Author Topic: The Metropolitan Police acted "appropriately" at a vigil for Sarah Everard  (Read 1155 times)

Online Fishes

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https://www.bbc.co.uk/news/uk-56574557

Some classic quotes in this article. If this is appropriate then what will they do when the government give then new powers to stop protests?

Offline rhychydwr1

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Although the demonstration was illegal, it was not causing any problems like holding up the traffic.  The police should have looked the other way.  By arresting [assaulting?] women, they shot themselves in the foot.

Remember the two ladies fined for having a picnic?  They were each fined for holding a soft drip 2 metres apart!

Offline tony from suffolk

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My niece is a constable in the Met., and was unfortunate enough to be on duty during the policing of this event. She and her colleagues were spat on, sworn at, and assaulted. Naturally, they are all pretty fed up by the negative press they've been subject to when they were merely doing their job in the face of significant provocation.
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Offline Pitlamp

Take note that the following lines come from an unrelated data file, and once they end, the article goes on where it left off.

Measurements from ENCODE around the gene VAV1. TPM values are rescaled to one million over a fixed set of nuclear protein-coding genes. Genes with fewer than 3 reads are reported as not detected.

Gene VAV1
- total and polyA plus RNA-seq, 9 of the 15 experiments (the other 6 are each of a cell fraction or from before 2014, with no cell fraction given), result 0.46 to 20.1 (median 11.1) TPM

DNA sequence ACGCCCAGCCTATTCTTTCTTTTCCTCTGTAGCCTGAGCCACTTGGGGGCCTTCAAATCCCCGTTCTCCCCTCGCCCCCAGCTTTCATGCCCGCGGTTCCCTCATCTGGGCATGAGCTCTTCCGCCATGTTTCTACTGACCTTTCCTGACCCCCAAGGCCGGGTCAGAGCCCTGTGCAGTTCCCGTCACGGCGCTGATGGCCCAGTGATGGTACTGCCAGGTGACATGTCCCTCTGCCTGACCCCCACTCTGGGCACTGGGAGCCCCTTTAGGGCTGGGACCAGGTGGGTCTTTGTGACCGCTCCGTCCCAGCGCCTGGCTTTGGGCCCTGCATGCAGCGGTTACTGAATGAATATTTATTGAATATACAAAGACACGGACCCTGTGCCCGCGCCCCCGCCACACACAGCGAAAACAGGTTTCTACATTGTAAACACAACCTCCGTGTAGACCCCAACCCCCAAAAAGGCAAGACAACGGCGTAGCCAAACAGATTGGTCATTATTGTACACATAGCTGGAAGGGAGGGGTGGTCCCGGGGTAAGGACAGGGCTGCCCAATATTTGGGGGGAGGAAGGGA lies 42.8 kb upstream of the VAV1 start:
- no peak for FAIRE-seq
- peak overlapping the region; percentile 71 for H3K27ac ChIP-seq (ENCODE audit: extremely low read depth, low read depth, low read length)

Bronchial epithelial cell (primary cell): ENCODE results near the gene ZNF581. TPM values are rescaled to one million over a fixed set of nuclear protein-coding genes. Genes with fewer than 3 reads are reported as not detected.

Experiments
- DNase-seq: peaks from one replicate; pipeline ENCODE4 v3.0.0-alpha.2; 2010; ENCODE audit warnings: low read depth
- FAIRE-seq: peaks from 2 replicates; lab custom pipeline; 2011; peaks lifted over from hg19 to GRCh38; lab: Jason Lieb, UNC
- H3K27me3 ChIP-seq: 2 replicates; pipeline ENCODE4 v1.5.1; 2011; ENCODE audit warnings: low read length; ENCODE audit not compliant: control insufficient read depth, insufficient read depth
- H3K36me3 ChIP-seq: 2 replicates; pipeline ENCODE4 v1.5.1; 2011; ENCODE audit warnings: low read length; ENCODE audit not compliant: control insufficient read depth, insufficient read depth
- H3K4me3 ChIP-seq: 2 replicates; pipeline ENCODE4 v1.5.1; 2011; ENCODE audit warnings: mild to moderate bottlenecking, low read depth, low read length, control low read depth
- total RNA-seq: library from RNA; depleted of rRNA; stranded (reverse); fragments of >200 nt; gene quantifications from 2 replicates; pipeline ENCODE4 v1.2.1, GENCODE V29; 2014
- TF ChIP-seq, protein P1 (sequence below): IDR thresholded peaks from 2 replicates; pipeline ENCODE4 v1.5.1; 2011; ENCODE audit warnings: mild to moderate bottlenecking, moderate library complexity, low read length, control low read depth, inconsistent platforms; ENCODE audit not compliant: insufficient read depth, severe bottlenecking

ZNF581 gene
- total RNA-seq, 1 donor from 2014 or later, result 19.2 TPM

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Although the demonstration was illegal, it was not causing any problems like holding up the traffic.  The police should have looked the other way.  By arresting [assaulting?] women, they shot themselves in the foot.

Doesn't a large crowd of people risk undermining all the sacrifices the rest of us have made to get a certain virus under control? "Not causing any problems"?

I certainly agree with the principle of what they were trying to raise awareness of but if you break the rules it does come with consequences. Is it any wonder police morale isn't very high?

Online ChrisJC

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Online SamT

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One of my close mates is a detective in CID (South Yorkshire).

He was appalled at the Mets actions and just exasperated.

The police have a hard enough time earning the respect of the public, which they need in order to do their job effectively.  How they handle situations like this has huge and long lasting ramifications.  Who cares what the inquest found, or not.  The damage has been done in the eyes and minds of the public.

He just couldn't quite get his head round the thinking of the Met.

Met office tactical meeting..

"Lets think, what'll happen if we just play it softly and let the protest carry on?"

"Well, err, not a lot really I reckon gov.  I know technically, their not social distancing and shouldn't be congregating, but its all peaceful and besides, I do have some sympathy with their cause gov, I imagine it'll all end peacefully and fizzle out gov, I guess the worst outcome is there's a slim chance a few people might catch covid of one another if they got too close"